In his speech, King frequently looks back at moments in American history and refers to the leaders who laid the foundation of free America. This adds ethical appeal to his speech. However, King’s speech is also rich in imagery, and his phrases frequently paint the picture of a beautiful dream-like nation where peace and prosperity abound. His speech keeps growing more dramatic and engaging. King tries to make the frustration visible that years of neglect have caused. While reading the speech, one can feel King’s soul in it. His firm faith in unity and benevolence is evident at every stage. There is a clear expression of anger in his speech at the boundaries that have kept African Americans from finding happiness in their lives. The emotional appeal or pathos in his speech grows stronger when King spells out that the freedom and rights the African Americans have been being denied is a debt on the nation, and this debt has kept growing larger – those promises made earlier are like bad checks or hollow spheres. However, hope is not dead, and justice and equality will have to prevail. King speaks with passion and energy but in an urgent tone. His plentiful use of imagery evokes pictures that are strong and meaningful. Phrases like “seared in the flames of withering injustice,” “quicksands of racial injustice,” and “sweltering summer of the Negro’s legitimate discontent” bring alive the tragedy that repeats in black people’s daily lives.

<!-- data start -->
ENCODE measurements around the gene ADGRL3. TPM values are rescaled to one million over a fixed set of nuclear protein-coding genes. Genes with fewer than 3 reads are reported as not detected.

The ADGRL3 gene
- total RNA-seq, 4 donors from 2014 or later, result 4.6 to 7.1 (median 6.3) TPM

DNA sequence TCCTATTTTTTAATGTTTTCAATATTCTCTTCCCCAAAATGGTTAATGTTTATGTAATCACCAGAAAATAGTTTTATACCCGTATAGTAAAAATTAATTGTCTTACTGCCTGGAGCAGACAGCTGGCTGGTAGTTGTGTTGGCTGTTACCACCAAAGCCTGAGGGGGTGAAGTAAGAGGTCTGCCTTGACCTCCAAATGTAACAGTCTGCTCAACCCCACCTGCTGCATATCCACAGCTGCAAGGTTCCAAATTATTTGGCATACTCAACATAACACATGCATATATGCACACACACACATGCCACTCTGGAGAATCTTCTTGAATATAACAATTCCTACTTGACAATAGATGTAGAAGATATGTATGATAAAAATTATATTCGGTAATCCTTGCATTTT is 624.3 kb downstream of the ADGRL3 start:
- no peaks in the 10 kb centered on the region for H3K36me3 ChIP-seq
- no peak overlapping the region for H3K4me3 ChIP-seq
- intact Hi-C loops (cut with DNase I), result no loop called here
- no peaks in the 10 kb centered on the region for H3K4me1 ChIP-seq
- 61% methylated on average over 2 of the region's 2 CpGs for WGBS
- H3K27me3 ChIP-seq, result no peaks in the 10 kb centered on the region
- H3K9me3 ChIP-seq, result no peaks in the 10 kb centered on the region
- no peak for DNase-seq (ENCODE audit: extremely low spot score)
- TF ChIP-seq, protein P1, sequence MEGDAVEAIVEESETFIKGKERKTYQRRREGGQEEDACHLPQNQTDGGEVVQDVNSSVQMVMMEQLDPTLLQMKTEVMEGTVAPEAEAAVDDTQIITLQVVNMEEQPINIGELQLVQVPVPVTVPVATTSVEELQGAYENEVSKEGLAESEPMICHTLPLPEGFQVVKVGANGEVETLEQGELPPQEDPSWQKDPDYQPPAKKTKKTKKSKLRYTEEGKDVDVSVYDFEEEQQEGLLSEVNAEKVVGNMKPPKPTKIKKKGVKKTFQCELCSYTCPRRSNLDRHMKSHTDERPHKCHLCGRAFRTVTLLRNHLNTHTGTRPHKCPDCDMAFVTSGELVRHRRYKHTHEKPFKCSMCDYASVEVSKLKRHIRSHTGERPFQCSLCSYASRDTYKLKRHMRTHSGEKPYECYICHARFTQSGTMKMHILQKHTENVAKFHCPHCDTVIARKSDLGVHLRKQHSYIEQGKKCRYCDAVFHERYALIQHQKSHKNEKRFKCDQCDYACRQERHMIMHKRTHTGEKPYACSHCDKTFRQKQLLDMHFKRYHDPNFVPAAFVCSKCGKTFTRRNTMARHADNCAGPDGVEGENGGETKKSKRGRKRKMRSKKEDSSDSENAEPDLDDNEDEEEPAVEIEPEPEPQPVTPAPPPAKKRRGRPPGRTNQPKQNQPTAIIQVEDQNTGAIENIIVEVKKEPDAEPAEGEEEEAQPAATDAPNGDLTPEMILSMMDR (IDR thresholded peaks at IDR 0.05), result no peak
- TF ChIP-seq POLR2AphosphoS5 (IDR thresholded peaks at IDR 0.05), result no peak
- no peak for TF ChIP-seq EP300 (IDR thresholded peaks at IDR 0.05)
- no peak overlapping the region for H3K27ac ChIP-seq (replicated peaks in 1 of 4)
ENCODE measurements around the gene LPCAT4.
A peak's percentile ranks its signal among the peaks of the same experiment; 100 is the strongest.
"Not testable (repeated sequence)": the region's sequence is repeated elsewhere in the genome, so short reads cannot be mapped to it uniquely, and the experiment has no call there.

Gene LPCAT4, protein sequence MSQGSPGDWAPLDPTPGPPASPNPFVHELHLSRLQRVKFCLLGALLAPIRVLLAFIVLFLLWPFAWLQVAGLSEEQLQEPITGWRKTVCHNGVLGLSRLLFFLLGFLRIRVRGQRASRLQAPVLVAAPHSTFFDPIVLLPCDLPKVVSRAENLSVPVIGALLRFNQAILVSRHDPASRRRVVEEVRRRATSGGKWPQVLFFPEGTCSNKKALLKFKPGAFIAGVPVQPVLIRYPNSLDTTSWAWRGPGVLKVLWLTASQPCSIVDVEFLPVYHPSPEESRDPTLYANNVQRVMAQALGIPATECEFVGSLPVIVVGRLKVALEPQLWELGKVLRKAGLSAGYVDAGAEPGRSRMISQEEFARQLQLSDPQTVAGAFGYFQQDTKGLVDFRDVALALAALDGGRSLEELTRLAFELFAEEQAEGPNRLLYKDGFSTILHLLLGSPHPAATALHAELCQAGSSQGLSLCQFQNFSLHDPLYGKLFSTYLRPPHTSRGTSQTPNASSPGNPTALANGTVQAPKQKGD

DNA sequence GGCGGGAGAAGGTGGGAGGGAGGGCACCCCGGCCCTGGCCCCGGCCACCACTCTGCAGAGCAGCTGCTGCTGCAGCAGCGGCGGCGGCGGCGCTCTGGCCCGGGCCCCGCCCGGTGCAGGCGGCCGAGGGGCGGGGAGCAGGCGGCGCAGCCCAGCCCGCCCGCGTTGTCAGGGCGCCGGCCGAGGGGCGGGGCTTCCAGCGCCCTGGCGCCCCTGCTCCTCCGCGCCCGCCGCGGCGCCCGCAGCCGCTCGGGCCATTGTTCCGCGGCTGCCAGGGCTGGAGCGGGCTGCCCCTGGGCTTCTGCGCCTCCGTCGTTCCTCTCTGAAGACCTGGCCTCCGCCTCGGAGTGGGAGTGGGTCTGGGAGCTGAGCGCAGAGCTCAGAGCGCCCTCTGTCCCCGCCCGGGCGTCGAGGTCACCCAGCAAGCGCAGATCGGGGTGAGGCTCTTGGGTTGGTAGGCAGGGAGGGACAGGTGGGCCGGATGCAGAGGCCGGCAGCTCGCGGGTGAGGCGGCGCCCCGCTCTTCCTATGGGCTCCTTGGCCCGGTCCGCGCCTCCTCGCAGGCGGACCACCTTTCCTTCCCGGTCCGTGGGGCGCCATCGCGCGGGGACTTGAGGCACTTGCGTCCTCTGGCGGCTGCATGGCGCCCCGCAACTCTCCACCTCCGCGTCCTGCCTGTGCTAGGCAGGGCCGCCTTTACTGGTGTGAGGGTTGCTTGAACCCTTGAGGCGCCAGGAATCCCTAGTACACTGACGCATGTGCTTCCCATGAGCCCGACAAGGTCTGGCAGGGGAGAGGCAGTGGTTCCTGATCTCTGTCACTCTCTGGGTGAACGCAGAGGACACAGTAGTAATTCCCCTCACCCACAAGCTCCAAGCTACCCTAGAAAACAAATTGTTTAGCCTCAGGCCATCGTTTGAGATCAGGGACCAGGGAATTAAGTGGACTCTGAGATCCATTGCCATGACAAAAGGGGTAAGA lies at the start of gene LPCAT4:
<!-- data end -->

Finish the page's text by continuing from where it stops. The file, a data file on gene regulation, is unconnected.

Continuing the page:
The Dream of Unity and Nonviolence

King’s dream was a dream of perfect equality, unity, and brotherhood. Millions of hearts of his followers shared this dream. King wanted the distance to his dream to be covered faster. He reasons strongly, speaking of the losses the Black community is bearing because America defaulted on its promise. He uses facts from American history to support his logic. If there is a peaceful method of ending the misery in people’s lives, then it is the path of nonviolence. When he says ‘five score years ago,’ he means it has already been too late. As he repeats one hundred years later, he means that the miseries inflicted on the Black community are rather too many to count, and waiting any longer would be utterly painful. King urges the crowd that the solution can be found if they adopt peaceful and nonviolent methods. “We must forever conduct our struggle on the high plane of dignity and discipline. We must not allow our creative protests to degenerate into physical violence.” His focus on nonviolence strengthens his logic. As King explains in the later parts of his speech, the Black community can gain control through nonviolent and peaceful methods and not through recklessness or violence.


King also connects his dream with the American Dream to see that peace and prosperity for Black people can be made possible through nonviolent struggle. King’s diction is expertly placed with metaphors, and he gets emotional throughout his speech. The tone of the I Have a Dream Speech is buoyant and hopeful and all with a sense of determination. His speech was and still is extremely effective. An eloquent call to action, the speech emphasized his belief that the movement of said speech would create a society in which character, rather than color, prevailed.


  1. Martin Luther King Jr., “I Have a Dream” Speech, Lincoln Memorial, Washington, DC, August 28, 1963.

  2. Gandhi, Mahatma. “The Essential Gandhi: An Anthology of His Writings on His Life, Work, and Ideas.” Edited by Louis Fischer. Vintage, 2002.

  3. Brophy, Jere. “Teacher-Student Interactions in Urban At-Risk Classrooms: Differential Behavior, Relationship Quality, and Student Satisfaction with School.” The Elementary School Journal 94, no. 4 (1994): 345-367.

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Pathos in "I Have a Dream" Speech by Martin Luther King Jr.. (2023, Jul 30). Retrieved from